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"Out of memory" problem

by abdullah.yildiz (Novice)
on Nov 30, 2012 at 21:28 UTC ( #1006521=perlquestion: print w/replies, xml ) Need Help??
abdullah.yildiz has asked for the wisdom of the Perl Monks concerning the following question:

Hi, I am trying to sort 500.000.000 numbers which are stored in a file. The file is approximately 5 GB in size. Initially, I read the numbers into an array and then perform merge sort. However, the memory is not enough to do the calculations and comparisons and after some time the program gives "Out of memory" error and dies. Could you help me about this problem? Thank you. Specifications: OS: Debian 6 RAM: 2 GB Swap: 2.6 GB

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Re: "Out of memory" problem
by mbethke (Hermit) on Nov 30, 2012 at 21:49 UTC

    I would try and use the system's sort(1) first as it's already optimized for this kind of stuff. 500M 32-bit integers would barely fit your memory if you put them in a straight C-style array with none of Perl's overhead, so it's probably a good idea to do a disk-based mergesort. Split the file into half a dozen or so parts, run sort on them individually and then use sort once more with -m to merge the results.

    If you really need to do it in Perl, you could have a look at File::Sort but I have no idea whether it works well.

Re: "Out of memory" problem
by kennethk (Abbot) on Nov 30, 2012 at 21:49 UTC
    I assume that by citing merge sort, you are using native sort -- it will certainly have a smaller footprint than a homebrew solution. If you can't do it all in memory, have you considering using the divide and conquer algorithm that underlies merge sort and start by breaking the file into chunks, interleaving the final rounds with explicit file read/writes? As well, you may consider loading the data into an actual database for handling it. See Sorting data that don't fit in memory.

    #11929 First ask yourself `How would I do this without a computer?' Then have the computer do it the same way.

Re: "Out of memory" problem
by Ransom (Beadle) on Nov 30, 2012 at 21:45 UTC

    You need to use a sorting algorithm that is "in place". In other words, you won't need to have an entire list AND temporary lists in memory at the same time. Assuming you've got the members in an array and loaded in memory (can you run the program without starting to sort?), you should be able to use any algorithm that is specified as in place. should give you some good ideas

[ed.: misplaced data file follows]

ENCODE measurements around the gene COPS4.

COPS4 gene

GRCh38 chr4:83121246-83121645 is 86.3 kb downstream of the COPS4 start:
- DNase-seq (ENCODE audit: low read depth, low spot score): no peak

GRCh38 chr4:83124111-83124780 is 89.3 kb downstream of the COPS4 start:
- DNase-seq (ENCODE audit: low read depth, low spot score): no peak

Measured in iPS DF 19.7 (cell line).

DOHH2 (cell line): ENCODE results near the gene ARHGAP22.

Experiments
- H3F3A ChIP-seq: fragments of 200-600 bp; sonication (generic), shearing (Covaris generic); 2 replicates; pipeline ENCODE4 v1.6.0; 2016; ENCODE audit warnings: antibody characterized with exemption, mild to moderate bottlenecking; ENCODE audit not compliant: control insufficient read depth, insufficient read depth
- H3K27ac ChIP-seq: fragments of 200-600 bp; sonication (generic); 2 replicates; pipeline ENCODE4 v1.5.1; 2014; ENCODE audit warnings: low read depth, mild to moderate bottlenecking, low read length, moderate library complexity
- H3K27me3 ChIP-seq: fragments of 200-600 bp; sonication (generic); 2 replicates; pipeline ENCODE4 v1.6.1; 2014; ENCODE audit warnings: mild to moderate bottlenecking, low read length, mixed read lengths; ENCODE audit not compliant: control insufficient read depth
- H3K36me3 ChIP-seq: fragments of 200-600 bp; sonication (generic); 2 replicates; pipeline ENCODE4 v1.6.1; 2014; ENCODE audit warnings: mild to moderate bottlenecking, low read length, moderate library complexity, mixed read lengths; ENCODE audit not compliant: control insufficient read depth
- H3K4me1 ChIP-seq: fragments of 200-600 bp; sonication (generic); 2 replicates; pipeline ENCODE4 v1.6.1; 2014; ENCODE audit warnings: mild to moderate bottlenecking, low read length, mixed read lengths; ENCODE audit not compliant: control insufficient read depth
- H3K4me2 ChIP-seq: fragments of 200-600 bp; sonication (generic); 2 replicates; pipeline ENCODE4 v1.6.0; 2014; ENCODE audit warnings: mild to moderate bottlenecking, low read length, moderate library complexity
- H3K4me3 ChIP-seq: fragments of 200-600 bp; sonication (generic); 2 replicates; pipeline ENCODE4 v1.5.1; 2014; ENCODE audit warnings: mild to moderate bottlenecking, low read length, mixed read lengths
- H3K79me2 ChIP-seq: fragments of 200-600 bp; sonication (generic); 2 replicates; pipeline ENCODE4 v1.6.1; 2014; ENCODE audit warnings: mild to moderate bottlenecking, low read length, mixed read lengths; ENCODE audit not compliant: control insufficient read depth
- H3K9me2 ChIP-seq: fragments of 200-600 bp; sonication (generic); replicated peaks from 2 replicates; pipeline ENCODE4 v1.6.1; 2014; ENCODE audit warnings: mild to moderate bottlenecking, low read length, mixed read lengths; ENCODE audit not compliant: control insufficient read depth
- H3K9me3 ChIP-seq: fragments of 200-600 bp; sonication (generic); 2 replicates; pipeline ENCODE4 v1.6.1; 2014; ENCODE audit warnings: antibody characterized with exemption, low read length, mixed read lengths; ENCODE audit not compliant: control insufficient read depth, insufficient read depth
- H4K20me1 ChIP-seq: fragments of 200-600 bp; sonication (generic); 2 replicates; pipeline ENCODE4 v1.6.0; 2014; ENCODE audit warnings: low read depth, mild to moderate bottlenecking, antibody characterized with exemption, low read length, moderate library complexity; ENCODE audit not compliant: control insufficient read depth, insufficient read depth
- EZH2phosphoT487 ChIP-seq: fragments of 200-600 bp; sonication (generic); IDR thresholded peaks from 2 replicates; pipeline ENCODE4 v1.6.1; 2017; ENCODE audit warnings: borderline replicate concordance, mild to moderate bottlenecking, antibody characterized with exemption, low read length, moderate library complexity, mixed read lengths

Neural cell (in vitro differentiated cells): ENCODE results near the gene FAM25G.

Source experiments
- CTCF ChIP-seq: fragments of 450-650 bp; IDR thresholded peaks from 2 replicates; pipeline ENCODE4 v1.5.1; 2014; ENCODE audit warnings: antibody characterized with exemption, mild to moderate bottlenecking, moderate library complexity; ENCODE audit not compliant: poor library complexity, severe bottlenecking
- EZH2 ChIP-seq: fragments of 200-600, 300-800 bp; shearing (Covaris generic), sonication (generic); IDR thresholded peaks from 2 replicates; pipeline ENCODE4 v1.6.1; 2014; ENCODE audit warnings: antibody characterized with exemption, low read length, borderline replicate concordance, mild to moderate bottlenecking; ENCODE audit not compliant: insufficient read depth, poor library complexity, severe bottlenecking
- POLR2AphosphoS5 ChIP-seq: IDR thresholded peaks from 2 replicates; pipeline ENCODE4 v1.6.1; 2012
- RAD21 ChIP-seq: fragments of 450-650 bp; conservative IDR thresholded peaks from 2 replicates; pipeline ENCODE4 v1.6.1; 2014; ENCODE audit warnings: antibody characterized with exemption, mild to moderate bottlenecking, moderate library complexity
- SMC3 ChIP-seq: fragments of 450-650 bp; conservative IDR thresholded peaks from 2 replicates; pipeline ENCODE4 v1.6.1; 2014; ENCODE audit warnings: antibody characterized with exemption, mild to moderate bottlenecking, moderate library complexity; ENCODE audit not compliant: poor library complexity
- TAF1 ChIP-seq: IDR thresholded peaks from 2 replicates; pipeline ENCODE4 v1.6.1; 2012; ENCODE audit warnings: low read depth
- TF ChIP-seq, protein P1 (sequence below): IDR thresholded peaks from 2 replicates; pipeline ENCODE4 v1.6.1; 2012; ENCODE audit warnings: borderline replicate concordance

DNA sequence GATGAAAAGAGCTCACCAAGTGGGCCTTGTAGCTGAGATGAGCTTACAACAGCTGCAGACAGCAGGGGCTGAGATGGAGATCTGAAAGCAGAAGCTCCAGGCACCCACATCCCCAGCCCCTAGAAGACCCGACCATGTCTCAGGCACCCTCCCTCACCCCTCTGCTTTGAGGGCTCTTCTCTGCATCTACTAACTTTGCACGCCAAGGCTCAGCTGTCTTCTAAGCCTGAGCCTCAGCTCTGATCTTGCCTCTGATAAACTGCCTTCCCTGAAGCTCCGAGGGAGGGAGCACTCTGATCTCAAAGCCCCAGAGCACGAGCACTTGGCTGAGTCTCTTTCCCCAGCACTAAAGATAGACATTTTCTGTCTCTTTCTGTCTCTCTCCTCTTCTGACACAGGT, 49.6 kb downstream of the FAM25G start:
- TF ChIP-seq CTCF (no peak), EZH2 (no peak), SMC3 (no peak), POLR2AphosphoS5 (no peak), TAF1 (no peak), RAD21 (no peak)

Re: "Out of memory" problem
by rpnoble419 (Pilgrim) on Nov 30, 2012 at 22:04 UTC
    This is why they created databases. Create an SQLite database and then you can sort anyway you want.

      That's my 'Dumb Answer of the Week Month' winner!

      With the rise and rise of 'Social' network sites: 'Computers are making people easier to use everyday'
      Examine what is said, not who speaks -- Silence betokens consent -- Love the truth but pardon error.
      "Science is about questioning the status quo. Questioning authority".
      In the absence of evidence, opinion is indistinguishable from prejudice.

      RIP Neil Armstrong

      Agree with BrowserUK ... 500 million integers is a lot to index, and if you aren’t searching for anything, it’s pure overhead to get “sorted answers” that way.   But a good external sorting package would have no particular difficulty.

      Ideally, you would arrange the whole data-processing flow which includes this file so that everything gets put into a known sort-sequence early and things are done in such a way as to keep it that way from one step to the next.   So you might have a 500 million record master-file which is simply “known to be” sorted, and you manipulate that file in ways that require it to be that way and which keep it that way.   This avoids searching, and it avoids repetitive sorting.   It also avoids indexes and the overhead of the same.   At the same time, though, you do not want to schleb a bunch of data through disk-reads and disk-writes if you are not actually doing anything with most of it.

      Obviously, RAM is the fastest resource and it avoids I/O entirely ... provided that virtual-memory swapping is not going on, which can be killer.   Your strategy entirely depends on your situation, and sometimes you can get a lot of mileage simply by chopping a large file into smaller chunks so that each one does fit in the RAM that you have without swapping.

      The key here is ... “without swapping.”   If you are doing high volume processing “in memory” to avoid I/O, but push the limit so that you start to swap, not only is “I/O going on,” but it can be of a particularly murderous kind.

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